So also the devil is said to torment men justly, because God in justice permits this, and man in justice suffers it. But when man is said to suffer justly, it is not meant that his just suffering is inflicted by the hand of justice itself, but that he is punished by the just judgment of God. But if that written decree is brought up, which the Apostle says was made against us, and cancelled by the death of Christ; and if any one thinks that it was intended by this decree that the devil, as if under the writing of a sort of compact, should justly demand sin and the punishment of sin, of man, before Christ suffered, as a debt for the first sin to which he tempted man, so that in this way he seems to prove his right over man, I do not by any means think that it is to be so understood. For that writing is not of the devil, because it is called the writing of a decree of the devil, but of God. For by the just judgment of God it was decreed, and, as it were, confirmed by writing, that, since man had sinned, he should not henceforth of himself have the power to avoid sin or the punishment of sin; for the spirit is out-going and not returning (est enim spiritus vadens et non rediens); and he who sins ought not to escape with impunity, unless pity spare the sinner, and deliver and restore him. Wherefore we ought not to believe that, on account of this writing, there can be found any justice on the part of the devil in his tormenting man. In fine, as there is never any injustice in a good angel, so in an evil angel there can be no justice at all. There was no reason, therefore, as respects the devil, why God should not make use of as own power against him for the liberation of man.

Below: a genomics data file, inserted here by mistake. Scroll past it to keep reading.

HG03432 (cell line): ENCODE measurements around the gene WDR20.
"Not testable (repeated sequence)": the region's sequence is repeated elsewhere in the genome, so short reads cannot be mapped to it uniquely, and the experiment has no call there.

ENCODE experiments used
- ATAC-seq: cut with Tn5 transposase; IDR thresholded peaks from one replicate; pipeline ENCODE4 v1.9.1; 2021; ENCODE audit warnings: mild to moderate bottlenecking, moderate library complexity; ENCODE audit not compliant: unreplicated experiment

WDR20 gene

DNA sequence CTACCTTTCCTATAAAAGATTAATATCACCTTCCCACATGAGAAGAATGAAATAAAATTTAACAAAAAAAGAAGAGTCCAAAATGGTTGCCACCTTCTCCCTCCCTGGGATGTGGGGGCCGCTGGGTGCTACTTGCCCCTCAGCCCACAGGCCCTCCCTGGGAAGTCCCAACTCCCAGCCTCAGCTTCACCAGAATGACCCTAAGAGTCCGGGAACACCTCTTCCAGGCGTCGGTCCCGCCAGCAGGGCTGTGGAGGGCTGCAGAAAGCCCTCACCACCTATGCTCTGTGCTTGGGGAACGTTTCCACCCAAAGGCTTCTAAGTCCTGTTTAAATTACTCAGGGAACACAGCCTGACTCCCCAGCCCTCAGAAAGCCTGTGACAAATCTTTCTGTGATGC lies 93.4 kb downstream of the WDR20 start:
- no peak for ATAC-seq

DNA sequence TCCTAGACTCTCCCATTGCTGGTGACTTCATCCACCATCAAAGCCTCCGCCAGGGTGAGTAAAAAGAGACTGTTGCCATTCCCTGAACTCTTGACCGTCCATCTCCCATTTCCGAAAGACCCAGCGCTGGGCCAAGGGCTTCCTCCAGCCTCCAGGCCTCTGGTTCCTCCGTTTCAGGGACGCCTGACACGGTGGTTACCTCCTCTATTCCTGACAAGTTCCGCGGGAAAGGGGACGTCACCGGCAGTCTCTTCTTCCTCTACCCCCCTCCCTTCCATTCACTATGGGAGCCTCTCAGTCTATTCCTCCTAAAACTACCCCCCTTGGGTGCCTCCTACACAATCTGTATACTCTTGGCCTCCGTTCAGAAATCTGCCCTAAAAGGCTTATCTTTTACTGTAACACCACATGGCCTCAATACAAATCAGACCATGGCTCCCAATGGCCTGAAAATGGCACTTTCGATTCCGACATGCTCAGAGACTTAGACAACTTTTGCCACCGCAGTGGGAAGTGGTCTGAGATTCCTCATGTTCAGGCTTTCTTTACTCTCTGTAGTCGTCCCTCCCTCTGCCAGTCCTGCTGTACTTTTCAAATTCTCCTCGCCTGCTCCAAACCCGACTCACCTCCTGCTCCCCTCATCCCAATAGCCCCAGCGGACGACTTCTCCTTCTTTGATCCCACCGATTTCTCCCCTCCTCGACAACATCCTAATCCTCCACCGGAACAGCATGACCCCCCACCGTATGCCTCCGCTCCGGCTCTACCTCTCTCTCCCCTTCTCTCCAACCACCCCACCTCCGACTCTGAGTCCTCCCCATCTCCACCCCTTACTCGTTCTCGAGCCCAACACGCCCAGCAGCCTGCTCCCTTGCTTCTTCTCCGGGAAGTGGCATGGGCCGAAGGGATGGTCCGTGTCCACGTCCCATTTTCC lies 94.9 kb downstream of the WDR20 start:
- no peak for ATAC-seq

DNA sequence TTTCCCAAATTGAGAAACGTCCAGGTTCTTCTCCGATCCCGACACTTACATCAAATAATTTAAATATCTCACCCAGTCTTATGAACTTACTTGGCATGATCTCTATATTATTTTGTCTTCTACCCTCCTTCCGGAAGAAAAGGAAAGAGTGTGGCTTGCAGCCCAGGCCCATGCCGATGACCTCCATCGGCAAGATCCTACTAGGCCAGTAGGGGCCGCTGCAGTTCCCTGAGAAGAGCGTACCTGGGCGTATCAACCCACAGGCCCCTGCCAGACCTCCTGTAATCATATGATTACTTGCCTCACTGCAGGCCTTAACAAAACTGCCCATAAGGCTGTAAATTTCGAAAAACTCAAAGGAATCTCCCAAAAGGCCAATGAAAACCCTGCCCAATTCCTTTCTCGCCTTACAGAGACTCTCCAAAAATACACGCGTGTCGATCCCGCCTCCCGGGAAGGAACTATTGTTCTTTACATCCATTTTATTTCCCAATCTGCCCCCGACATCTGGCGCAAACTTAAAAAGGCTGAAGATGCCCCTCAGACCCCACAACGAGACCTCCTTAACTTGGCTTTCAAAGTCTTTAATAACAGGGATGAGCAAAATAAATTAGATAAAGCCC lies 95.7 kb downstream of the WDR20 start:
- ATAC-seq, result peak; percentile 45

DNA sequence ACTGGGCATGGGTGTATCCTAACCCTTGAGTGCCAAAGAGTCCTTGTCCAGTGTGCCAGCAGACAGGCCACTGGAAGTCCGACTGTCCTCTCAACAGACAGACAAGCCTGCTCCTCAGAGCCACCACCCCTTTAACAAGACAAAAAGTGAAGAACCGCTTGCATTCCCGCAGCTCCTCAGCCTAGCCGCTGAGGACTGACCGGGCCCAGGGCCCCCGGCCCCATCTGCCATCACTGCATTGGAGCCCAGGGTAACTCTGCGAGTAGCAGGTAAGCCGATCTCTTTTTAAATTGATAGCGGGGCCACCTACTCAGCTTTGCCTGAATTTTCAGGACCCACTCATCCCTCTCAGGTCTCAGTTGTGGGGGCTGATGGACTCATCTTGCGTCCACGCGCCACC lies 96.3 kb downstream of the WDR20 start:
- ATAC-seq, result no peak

When Boso speaks were are not to presume that this is the doctrine advanced by St. Anselm. This installments generally, is a large array of objections, to which St. Anselm only begins to answer in the end. All that has been said so far is that the dual nature of Christ makes it possible for God to not command His Passion. I suggest we wait till St. Anselm actually addresses the putative contract with the devil issue. We know that he offers a doctrine different from the ransom doctrine, but so far it has not been addressed.
I am not sure if Catholics use the term "efficacy" either. I was merely struggling to define Unlimited Atonement, which we teach and I know the Orthodox Church teaches. Further, the Catholic Church does not reject the Ransom doctrine, even if it also teaches the atonement by satisfaction. We consider all patristic atonement theories, up to and including Anselm's, theological speculation, as far as I know.
I don't think anything in the text suggests an opposition to the Ransom doctrine, except the remark by Boso that surely God did not owe anything to the devil, and you agreed with that.
We do. God provides salvation, but it is not "efficient" if it is thrown away by the individual. We, Orthodox and Catholic, believe that we have some say on whether we will accept God's offer or not.